Regional Environmental Change

, Volume 6, Issue 1–2, pp 1–16 | Cite as

Human–environment interactions: learning from the past

  • J. A. DearingEmail author
  • R. W. Battarbee
  • R. Dikau
  • I. Larocque
  • F. Oldfield


The analysis of palaeoenvironmental archives—sediments, archaeological remains, tree-rings, documents and instrumental records—is presented as a key element in the global scientific endeavour aimed at understanding human–environment interactions at the present day and in the future. The paper explains the need for the focus on palaeoenvironmental studies as a means of ‘learning from the past’, and presents the rationale and structure of the IGBP-PAGES Focus 5 programme ‘Past Ecosystem Processes and Human–Environment Interactions’. The past, as described through palaeoenvironmental studies, can yield information about pre-impact states, trajectories of recent change, causation, complex system behaviour, and provide the basis for developing and testing simulation models. Learning from the past in each of these epistemological categories is exemplified with published case-studies.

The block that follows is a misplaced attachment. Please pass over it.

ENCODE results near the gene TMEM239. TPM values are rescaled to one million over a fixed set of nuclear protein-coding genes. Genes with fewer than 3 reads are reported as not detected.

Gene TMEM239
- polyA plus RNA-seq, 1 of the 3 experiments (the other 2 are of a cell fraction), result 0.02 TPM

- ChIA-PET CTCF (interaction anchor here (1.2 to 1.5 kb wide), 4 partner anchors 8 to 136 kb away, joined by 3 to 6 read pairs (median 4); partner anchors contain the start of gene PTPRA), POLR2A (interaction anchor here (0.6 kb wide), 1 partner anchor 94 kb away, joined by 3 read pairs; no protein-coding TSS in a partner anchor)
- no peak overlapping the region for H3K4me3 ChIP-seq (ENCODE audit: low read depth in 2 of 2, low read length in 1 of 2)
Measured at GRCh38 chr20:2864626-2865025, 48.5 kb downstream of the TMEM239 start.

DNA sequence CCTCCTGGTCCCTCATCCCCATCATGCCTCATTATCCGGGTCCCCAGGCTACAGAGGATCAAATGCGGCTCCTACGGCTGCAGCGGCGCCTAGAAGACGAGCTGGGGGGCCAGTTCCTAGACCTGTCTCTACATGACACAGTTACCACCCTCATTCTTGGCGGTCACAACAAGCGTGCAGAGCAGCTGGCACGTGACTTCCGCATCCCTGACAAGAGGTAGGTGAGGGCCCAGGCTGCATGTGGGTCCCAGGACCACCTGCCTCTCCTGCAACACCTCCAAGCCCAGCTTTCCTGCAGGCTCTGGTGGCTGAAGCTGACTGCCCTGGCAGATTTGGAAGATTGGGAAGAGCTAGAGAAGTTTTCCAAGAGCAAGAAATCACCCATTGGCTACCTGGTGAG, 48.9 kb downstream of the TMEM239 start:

PAGES Focus 5 Human–environment interactions Palaeoenvironmental reconstruction Sustainability 



The authors wish to thank Prof. Dr Wolfgang Cramer for the opportunity to publish in Regional Environmental Change; to the organisers of INQUA 2003 in Reno; and to PAGES for financial support. John Dearing is also grateful to Prof. Elisabeth Vergès and the Université de l’Orléans for providing a visiting professorship during which time the editing was completed.


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Copyright information

© Springer-Verlag 2006

Authors and Affiliations

  • J. A. Dearing
    • 1
    Email author
  • R. W. Battarbee
    • 2
  • R. Dikau
    • 3
  • I. Larocque
    • 4
  • F. Oldfield
    • 1
  1. 1.Department of GeographyUniversity of LiverpoolLiverpoolUK
  2. 2.Environmental Change Research CentreUniversity College LondonLondonUK
  3. 3.Department of GeographyUniversity of BonnBonnGermany
  4. 4.INRS-ETEQuebecCanada

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